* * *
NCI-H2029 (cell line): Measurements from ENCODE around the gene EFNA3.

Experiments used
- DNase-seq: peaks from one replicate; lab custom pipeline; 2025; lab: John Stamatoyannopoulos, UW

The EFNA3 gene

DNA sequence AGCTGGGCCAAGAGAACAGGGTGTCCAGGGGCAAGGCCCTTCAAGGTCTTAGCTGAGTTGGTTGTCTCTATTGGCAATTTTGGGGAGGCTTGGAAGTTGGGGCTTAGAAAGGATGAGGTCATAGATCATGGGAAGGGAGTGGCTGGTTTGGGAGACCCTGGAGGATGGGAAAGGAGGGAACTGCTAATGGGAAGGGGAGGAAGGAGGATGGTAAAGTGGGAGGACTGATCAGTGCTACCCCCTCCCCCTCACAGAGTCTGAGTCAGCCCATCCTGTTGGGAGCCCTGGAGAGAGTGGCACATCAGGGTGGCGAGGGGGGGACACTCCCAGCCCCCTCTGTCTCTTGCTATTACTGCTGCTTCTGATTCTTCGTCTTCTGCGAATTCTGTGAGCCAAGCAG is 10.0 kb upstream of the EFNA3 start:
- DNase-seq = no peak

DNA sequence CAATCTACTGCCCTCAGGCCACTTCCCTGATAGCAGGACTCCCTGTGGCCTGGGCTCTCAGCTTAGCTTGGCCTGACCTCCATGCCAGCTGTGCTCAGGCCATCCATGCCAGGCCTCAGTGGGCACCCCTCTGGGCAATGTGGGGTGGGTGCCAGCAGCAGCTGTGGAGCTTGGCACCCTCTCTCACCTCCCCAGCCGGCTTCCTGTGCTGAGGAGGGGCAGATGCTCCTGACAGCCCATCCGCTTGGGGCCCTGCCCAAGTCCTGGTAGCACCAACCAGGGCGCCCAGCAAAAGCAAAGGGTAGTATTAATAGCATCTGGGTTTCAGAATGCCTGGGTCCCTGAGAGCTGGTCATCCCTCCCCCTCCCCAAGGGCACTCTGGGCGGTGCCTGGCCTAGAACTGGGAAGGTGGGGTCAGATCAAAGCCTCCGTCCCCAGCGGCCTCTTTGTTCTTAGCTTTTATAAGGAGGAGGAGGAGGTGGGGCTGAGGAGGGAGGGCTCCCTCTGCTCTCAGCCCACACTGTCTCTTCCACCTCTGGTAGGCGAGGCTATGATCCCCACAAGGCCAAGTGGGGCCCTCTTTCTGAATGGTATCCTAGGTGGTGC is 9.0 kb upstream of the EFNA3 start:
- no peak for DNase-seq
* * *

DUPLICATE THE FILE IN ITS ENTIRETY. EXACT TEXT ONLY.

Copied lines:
NCI-H2029 (cell line): Measurements from ENCODE around the gene EFNA3.

Experiments used
- DNase-seq: peaks from one replicate; lab custom pipeline; 2025; lab: John Stamatoyannopoulos, UW

The EFNA3 gene

DNA sequence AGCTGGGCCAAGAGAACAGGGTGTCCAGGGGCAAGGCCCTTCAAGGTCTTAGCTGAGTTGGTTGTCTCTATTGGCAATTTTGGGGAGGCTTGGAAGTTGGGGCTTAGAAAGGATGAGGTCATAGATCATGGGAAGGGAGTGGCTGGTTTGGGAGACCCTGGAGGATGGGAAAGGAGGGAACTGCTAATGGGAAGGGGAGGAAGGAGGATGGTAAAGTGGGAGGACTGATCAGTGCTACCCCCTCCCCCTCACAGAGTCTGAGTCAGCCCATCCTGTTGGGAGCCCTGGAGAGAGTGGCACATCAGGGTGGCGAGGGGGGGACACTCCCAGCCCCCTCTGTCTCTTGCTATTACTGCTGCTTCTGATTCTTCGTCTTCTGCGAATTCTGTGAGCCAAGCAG is 10.0 kb upstream of the EFNA3 start:
- DNase-seq = no peak

DNA sequence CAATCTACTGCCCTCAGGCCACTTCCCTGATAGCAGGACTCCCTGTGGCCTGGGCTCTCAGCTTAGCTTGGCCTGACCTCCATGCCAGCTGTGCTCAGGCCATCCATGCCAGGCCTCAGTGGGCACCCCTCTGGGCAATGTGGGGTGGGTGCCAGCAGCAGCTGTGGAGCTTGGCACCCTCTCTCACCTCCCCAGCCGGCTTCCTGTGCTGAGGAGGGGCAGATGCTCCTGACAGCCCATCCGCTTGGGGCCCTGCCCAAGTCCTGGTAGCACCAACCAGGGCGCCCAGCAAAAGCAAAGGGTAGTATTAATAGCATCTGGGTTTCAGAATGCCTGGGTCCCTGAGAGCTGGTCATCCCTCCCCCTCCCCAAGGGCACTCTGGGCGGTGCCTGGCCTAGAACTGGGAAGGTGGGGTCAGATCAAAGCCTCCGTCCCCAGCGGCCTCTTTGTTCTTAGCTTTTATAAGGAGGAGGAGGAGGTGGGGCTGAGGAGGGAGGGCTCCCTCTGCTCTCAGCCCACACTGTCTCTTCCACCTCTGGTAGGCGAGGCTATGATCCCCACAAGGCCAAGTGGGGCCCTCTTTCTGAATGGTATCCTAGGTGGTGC is 9.0 kb upstream of the EFNA3 start:
- no peak for DNase-seq